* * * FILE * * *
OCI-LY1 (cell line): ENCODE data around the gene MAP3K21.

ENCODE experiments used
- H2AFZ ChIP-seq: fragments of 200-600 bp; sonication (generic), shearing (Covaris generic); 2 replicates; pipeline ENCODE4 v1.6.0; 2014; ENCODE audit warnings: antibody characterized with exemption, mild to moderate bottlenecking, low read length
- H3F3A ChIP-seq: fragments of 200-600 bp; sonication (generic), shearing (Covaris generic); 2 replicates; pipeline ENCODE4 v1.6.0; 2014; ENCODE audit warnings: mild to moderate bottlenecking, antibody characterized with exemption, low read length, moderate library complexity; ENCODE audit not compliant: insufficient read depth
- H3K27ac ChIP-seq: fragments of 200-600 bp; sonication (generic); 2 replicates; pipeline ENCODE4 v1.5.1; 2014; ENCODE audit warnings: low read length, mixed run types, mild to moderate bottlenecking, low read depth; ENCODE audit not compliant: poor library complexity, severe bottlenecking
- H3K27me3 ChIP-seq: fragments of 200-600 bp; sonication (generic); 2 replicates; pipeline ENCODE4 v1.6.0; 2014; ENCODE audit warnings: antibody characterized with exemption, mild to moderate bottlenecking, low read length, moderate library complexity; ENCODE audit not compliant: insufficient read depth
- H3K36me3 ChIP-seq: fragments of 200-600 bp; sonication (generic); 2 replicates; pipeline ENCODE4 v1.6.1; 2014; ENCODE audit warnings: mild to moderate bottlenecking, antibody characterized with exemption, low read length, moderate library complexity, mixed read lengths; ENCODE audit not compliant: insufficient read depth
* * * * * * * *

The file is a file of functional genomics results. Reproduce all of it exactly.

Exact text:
OCI-LY1 (cell line): ENCODE data around the gene MAP3K21.

ENCODE experiments used
- H2AFZ ChIP-seq: fragments of 200-600 bp; sonication (generic), shearing (Covaris generic); 2 replicates; pipeline ENCODE4 v1.6.0; 2014; ENCODE audit warnings: antibody characterized with exemption, mild to moderate bottlenecking, low read length
- H3F3A ChIP-seq: fragments of 200-600 bp; sonication (generic), shearing (Covaris generic); 2 replicates; pipeline ENCODE4 v1.6.0; 2014; ENCODE audit warnings: mild to moderate bottlenecking, antibody characterized with exemption, low read length, moderate library complexity; ENCODE audit not compliant: insufficient read depth
- H3K27ac ChIP-seq: fragments of 200-600 bp; sonication (generic); 2 replicates; pipeline ENCODE4 v1.5.1; 2014; ENCODE audit warnings: low read length, mixed run types, mild to moderate bottlenecking, low read depth; ENCODE audit not compliant: poor library complexity, severe bottlenecking
- H3K27me3 ChIP-seq: fragments of 200-600 bp; sonication (generic); 2 replicates; pipeline ENCODE4 v1.6.0; 2014; ENCODE audit warnings: antibody characterized with exemption, mild to moderate bottlenecking, low read length, moderate library complexity; ENCODE audit not compliant: insufficient read depth
- H3K36me3 ChIP-seq: fragments of 200-600 bp; sonication (generic); 2 replicates; pipeline ENCODE4 v1.6.1; 2014; ENCODE audit warnings: mild to moderate bottlenecking, antibody characterized with exemption, low read length, moderate library complexity, mixed read lengths; ENCODE audit not compliant: insufficient read depth